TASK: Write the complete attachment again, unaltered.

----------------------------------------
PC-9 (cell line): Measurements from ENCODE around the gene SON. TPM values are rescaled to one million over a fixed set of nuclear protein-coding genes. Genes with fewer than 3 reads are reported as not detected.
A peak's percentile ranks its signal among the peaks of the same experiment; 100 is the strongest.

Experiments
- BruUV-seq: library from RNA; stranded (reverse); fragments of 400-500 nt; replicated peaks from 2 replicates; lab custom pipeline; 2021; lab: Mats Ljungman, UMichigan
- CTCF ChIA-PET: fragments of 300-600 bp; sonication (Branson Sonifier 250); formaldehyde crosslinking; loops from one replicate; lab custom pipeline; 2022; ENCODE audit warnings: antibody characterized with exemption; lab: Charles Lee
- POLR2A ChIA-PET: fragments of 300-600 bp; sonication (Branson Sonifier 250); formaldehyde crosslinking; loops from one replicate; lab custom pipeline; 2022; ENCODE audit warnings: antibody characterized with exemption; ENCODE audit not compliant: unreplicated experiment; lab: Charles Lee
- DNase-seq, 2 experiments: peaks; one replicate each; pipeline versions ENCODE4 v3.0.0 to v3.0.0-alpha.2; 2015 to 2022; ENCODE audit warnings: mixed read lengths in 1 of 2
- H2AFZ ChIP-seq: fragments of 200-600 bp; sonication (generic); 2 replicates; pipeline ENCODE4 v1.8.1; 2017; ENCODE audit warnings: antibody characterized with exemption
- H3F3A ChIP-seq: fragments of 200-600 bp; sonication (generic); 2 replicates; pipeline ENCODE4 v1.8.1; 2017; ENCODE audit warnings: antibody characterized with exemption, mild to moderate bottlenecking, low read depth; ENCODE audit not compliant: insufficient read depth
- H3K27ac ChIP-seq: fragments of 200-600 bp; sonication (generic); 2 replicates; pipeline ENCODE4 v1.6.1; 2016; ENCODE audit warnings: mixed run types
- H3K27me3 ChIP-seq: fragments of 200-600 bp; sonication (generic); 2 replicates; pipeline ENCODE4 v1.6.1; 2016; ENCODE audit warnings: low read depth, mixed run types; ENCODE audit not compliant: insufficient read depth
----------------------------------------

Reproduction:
PC-9 (cell line): Measurements from ENCODE around the gene SON. TPM values are rescaled to one million over a fixed set of nuclear protein-coding genes. Genes with fewer than 3 reads are reported as not detected.
A peak's percentile ranks its signal among the peaks of the same experiment; 100 is the strongest.

Experiments
- BruUV-seq: library from RNA; stranded (reverse); fragments of 400-500 nt; replicated peaks from 2 replicates; lab custom pipeline; 2021; lab: Mats Ljungman, UMichigan
- CTCF ChIA-PET: fragments of 300-600 bp; sonication (Branson Sonifier 250); formaldehyde crosslinking; loops from one replicate; lab custom pipeline; 2022; ENCODE audit warnings: antibody characterized with exemption; lab: Charles Lee
- POLR2A ChIA-PET: fragments of 300-600 bp; sonication (Branson Sonifier 250); formaldehyde crosslinking; loops from one replicate; lab custom pipeline; 2022; ENCODE audit warnings: antibody characterized with exemption; ENCODE audit not compliant: unreplicated experiment; lab: Charles Lee
- DNase-seq, 2 experiments: peaks; one replicate each; pipeline versions ENCODE4 v3.0.0 to v3.0.0-alpha.2; 2015 to 2022; ENCODE audit warnings: mixed read lengths in 1 of 2
- H2AFZ ChIP-seq: fragments of 200-600 bp; sonication (generic); 2 replicates; pipeline ENCODE4 v1.8.1; 2017; ENCODE audit warnings: antibody characterized with exemption
- H3F3A ChIP-seq: fragments of 200-600 bp; sonication (generic); 2 replicates; pipeline ENCODE4 v1.8.1; 2017; ENCODE audit warnings: antibody characterized with exemption, mild to moderate bottlenecking, low read depth; ENCODE audit not compliant: insufficient read depth
- H3K27ac ChIP-seq: fragments of 200-600 bp; sonication (generic); 2 replicates; pipeline ENCODE4 v1.6.1; 2016; ENCODE audit warnings: mixed run types
- H3K27me3 ChIP-seq: fragments of 200-600 bp; sonication (generic); 2 replicates; pipeline ENCODE4 v1.6.1; 2016; ENCODE audit warnings: low read depth, mixed run types; ENCODE audit not compliant: insufficient read depth